Visit a Falcon Hospital in Abu Dhabi, UAE
While falconry is an ancient tradition in the Middle East, the falcons didn’t receive due medical care before the establishment of the Abu Dhabi Falcon Hospital in 2007. With many accolades to its name, including the World’s Responsible Tourism Award for two consecutive years, the hospital looks after the health of the falcons in the region. To raise awareness among travellers and to make sure that the birds aren’t exploited in the name of tourism, the hospital also organises guided tours. The two-hour tour begins with a recap of the history of falconry in the Middle East and its significance, followed by a visit to the main examination room, where you are invited to watch a simple procedure of a ‘pedicure’ or ‘feather repair’ on one of the admitted falcons.
Take a Nature Holiday in Farasan Islands, Saudi Arabia
An archipelago of 84 coral islands, off the coast of Jazan in Saudi Arabia, Farasan Islands are an untouched paradise. Largely uninhabited, the destination doubles up as a marine sanctuary. The islands house a network of mangrove forests that are breeding grounds for birds such as osprey, sooty falcon, pink-backed pelican, red-billed tropic, white-eyed gull, and flamingos. The crystal clear water is teeming with corals, colourful schools of fish, and sea turtles. Najran Tours offers an immersive tour of Farasan Islands that includes boat trips, fishing, snorkelling, and visits to historical houses and mosques.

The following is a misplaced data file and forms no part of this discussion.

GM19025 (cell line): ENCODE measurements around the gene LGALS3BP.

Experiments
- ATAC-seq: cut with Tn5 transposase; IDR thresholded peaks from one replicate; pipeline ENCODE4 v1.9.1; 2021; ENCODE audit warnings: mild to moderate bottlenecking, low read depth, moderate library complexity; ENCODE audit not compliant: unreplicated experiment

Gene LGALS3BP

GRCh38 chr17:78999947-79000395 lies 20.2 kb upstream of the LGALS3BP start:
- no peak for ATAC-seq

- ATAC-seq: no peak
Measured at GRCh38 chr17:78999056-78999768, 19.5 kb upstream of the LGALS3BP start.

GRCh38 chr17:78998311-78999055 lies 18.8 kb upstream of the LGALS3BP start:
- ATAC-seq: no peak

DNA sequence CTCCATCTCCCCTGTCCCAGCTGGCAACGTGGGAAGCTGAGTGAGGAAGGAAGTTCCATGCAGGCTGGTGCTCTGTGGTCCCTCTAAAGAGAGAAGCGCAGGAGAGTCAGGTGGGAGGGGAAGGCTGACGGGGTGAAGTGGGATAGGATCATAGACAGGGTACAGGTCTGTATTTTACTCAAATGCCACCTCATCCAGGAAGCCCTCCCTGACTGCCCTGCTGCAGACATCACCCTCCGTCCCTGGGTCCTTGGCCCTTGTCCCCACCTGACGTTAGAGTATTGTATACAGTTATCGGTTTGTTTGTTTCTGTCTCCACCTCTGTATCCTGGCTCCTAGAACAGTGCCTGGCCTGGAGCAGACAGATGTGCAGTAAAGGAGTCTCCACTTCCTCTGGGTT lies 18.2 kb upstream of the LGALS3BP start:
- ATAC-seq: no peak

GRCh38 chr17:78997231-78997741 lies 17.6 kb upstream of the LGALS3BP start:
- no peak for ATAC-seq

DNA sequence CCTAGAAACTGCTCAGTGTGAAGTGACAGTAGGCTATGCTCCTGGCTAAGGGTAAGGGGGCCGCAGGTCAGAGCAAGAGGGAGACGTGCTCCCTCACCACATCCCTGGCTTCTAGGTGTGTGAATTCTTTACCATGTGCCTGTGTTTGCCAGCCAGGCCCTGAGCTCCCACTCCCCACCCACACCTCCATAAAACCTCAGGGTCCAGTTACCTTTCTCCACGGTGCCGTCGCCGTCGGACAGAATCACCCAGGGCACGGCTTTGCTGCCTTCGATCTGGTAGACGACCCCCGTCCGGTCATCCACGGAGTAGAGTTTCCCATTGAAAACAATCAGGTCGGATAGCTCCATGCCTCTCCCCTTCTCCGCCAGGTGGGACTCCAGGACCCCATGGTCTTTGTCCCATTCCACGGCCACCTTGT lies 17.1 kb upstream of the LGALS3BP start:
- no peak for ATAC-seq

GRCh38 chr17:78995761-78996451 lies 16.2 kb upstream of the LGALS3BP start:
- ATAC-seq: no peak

Live the Country Life in Antalya, Turkey
The countryside in Turkey has been transforming into an ecotourism centre. Around Antalya, the gateway to the southern Mediterranean region of the country, boutique family-run properties such as Akdeniz Bahçesi offer laid-back experiences close to nature. A 4.5-acre organic orchard in Çıralı, it grows around 200 varieties of fruit, like tangerine, pomegranate, grapefruit, avocado, mulberry, plum, and fig. A short walk away from the heavenly Çıralı Beach, which is also a nesting site for Caretta turtles, the property offers six self catering holiday houses and a restaurant. Complete with swings, a hammock, and a floral paradise of jasmines, bougainvillaea, mimosas, magnolias, wisterias, and lilies, it is ideal for a long stay with your loved ones.
Learn Kitesurfing in Fuwairit, Qatar
Thanks to its long shoreline, beach tourism in Qatar has been on the rise. And with it, water sports such as kitesurfing have gained momentum too. Outposts such as Blue Pearl Experience offer private as well as group lessons for beginners (starting five hours a day). Fuwairit, an hour’s drive north of Qatar, is a sought-after kitesurfing location, courtesy of ideal wind conditions as well as an unrestricted powder-sand beach. The best time to go kitesurfing in Qatar is between November and July.